Warm Southern Breeze

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John Allen Chau Sent To Meet His Maker By Stone Age Sentinel Island Tribe

Posted by Warm Southern Breeze on Sunday, November 25, 2018

Instagram obituary of John Allen Chau, 27, by his family

NOTE: This story, at least as it’s being told by most American news media outlets (sometimes also known as MSM, or the Main Stream Media), is sparsely incomplete, at best. While it’s not the purpose of this entry to castigate, criticize, or deride them, it is worth noting that they, like other outlets, make determinations of what viewers want to read, or don’t want to read, and publish what they think viewers want to read. Determining and discerning those two items is the job, in large part, of editors and publishers. The purpose of this entry is to inform readers, as fully as possible, from the widest variety of sources, details of the story which remain largely untold by most American news media outlets. Your comments are welcome. –ed.

Andaman and Nicobar Islands chain showing North Sentinel Island in the Bay of Bengal, off the east Indian coast.

Perhaps by now you’ve heard of the tragic and bizarre death resulting from the deliberately premeditated, most likely illegal, and profoundly stupid acts of John Allen Chau, a 27-year-old Alabamian, who’d recently moved to Vancouver, Washington with his mother Lynda Adams-Chau. As a self-described “adventure tourist” who lived part-time in an isolated cabin in California’s Whiskeytown National Recreation Area, he was killed by Stone Age tribesmen while trespassing on North Sentinel Island, in the southernmost Bay of Bengal among the Andaman and Nicobar Islands chain east of India.

The Sentinelese, who are thought to be direct descendants of the first humans who emigrated from North Africa 60,000 years ago, are called one of the Earth’s last “uncontacted” people, and by Indian law, it is illegal to even attempt to contact them, much less to make contact with them. The Indian government vigorously protects the Sentinelese people who neither use any form of money (one of the earliest forms of money used in commercial transactions appeared in Egypt and Mesopotamia – the cradle of civilization – by the third millennium BCE), who by law cannot be prosecuted, contact with them is forbidden, as is entry or attempted entry into any area they populate or inhabit.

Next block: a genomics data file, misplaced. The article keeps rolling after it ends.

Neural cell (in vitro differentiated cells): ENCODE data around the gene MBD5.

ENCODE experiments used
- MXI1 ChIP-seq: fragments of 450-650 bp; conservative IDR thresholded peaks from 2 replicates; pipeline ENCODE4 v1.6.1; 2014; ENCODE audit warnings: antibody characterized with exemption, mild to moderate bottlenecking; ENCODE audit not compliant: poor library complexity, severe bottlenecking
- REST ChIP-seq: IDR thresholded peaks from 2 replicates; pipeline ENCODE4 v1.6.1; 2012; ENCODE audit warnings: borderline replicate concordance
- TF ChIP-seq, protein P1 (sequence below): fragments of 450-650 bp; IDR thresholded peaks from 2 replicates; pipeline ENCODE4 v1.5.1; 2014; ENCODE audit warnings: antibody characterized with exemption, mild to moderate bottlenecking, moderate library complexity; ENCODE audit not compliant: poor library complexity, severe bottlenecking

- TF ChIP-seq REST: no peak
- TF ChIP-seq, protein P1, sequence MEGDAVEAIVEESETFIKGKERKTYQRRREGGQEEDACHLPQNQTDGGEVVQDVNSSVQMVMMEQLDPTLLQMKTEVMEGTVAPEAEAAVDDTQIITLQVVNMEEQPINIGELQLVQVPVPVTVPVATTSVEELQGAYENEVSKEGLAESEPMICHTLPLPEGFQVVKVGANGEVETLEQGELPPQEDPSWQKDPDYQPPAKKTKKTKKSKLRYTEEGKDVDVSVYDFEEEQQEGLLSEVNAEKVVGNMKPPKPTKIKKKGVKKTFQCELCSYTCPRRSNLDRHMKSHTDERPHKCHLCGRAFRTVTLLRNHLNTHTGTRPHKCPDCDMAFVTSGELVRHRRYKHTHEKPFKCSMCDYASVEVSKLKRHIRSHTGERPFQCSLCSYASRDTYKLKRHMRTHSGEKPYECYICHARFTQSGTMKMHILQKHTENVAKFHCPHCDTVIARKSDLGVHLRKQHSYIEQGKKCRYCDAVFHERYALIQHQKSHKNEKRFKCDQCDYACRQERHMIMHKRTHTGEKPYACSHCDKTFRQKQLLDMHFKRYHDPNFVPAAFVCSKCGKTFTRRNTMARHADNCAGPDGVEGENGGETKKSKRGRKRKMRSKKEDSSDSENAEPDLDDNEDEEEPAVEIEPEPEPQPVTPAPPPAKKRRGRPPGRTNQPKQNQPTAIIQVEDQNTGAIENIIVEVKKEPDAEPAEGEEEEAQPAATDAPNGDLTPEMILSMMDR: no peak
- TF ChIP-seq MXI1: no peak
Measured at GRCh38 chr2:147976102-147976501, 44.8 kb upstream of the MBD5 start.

Their protection is so jealously safeguarded by Indian law, that even taking videos of the Sentinelese people is prohibited. In 2017, the Indian government clarified in the National Commission for Scheduled Tribes (NCST) that the Andamanese, Jarawas, Onges, Sentinelese, Nicobarese and Shom Pens had been identified as “aboriginal tribes,” that they are protected under the Andaman and Nicobar Islands (Protection of Aboriginal Tribes) Regulation, and as such, videos showing them cannot be uploaded on any social media or the Internet, and that they would legally seek “removal of these objectionable video films from YouTube and initiate action on those who uploaded these video clips on social media platforms.” Even the Indian navy is forbidden to encroach near North Sentinel Island, in an effort to protect the isolated, reclusive, often violent tribe.

Such protection is not granted exclusively to North Sentinel Islanders, and in 2012, the Indian government made illegal any advertising promoting tourism of the Andaman and Nicoman Islands area relating to aboriginal tribes. The law states in part that, “Whoever enters these areas in contravention of the notification under section 7 {prohibiting entry into reserve areas} for taking photographs or making videos shall be punishable with imprisonment up to three years.” The law and protection is so strict and so great, that violations of other sections of the Scheduled Castes and Scheduled Tribes (Prevention of Atrocities Act) can also be added the list of offenses for anyone who violates the law.

The Sentinelese people’s population has never been accurately, correctly or properly enumerated, and relatively little is known about them. During India’s 2011 Census, enumerators found only Read the rest of this entry »

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